Disaster has struck. After 8 years of hard use, my faithful original retina screen 15 inch MacBook Pro decided it had had enough. What will replace it? 

It raised the computer equivalent of a white flag, a folder with the question mark on it. Yeup, the screen really is that bad!

folder with questionmark macbook pro

No amount of restarting, safe rebooting, SSD first aiding, or indeed swearing at it managed to bring it back to life. Well, not 100% true. To annoy me even more, after a few days on the flat battery naughty step, it seems to be working perfectly tonight!

It has been said that the Mid 2012 Retina was one of the greatest MacBook Pro models Apple produced. I'd agree. Free from the next generation butterfly keyboard problems, it was built to last. Apple possibly didn't bank on the likes of me running it in to the ground over eight years. A good innings for any device with a plug.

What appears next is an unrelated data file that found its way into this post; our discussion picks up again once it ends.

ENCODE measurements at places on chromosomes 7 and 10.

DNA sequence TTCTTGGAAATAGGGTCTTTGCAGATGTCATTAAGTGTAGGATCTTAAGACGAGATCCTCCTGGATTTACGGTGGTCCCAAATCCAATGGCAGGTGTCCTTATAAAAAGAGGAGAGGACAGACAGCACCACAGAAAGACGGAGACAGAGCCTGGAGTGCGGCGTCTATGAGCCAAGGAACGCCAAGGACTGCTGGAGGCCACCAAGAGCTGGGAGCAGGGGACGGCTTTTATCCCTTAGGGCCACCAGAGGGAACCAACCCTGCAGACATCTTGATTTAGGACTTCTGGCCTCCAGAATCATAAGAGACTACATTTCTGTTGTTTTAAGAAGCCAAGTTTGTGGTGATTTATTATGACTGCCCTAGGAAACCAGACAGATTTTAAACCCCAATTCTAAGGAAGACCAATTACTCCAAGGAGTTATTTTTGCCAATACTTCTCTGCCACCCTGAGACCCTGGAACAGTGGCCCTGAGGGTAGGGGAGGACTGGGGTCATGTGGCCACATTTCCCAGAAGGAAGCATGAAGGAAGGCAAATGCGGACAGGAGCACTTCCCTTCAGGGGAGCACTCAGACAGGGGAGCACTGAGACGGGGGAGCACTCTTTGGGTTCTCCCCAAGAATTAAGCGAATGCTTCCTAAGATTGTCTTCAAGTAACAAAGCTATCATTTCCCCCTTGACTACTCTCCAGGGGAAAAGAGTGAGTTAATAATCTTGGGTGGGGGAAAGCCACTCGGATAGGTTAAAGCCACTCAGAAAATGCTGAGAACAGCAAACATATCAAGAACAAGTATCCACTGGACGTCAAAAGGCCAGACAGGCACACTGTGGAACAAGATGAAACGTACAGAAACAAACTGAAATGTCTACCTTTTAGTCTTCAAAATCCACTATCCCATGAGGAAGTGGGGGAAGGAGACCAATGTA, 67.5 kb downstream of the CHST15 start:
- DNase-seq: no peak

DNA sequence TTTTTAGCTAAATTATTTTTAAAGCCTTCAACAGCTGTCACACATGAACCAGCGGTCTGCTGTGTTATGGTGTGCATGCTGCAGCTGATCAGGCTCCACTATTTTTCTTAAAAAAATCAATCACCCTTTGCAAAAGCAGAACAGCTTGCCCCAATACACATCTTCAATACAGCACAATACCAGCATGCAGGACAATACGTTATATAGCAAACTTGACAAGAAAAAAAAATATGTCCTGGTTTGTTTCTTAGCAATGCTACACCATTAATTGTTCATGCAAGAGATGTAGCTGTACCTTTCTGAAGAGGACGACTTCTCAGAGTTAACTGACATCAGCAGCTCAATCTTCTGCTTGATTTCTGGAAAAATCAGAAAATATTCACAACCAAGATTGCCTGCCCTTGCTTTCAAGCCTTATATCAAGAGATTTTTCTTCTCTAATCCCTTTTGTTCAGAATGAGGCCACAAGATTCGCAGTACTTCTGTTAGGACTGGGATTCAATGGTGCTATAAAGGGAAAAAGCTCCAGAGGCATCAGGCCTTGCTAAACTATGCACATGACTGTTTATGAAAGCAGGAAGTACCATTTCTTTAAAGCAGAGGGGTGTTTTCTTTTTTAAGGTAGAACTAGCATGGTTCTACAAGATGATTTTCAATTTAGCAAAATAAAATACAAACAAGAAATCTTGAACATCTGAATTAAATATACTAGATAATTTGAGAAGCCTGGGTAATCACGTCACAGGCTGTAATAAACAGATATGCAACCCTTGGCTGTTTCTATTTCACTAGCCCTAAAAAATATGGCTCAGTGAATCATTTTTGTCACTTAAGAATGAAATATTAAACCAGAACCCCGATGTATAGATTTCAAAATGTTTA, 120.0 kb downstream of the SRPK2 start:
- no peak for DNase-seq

Isn't the move to Apple silicon just around the corner?

Sourcing a replacement would have been easier before this year's WWDC when Apple announced that Macs were going to transition from Intel to Apple Silicon. The Amex card would have been straight out to get the latest and greatest MacBook Pro there is. That really would have done nicely.

But under the shadow of a possible 'new silicon' lineup of MacBook Pros coming out in under 12 months, £3500 is a lot to pay for a computer that will be 'frozen' in the Intel ecosystem and eventually miss out on updates. We know Apple has pledged to support both, but we all remember the PowerPC/Intel move that gave users a few year's overlap. The move happened faster than anybody had predicted.

So the big question- I need a laptop right now, what do I buy?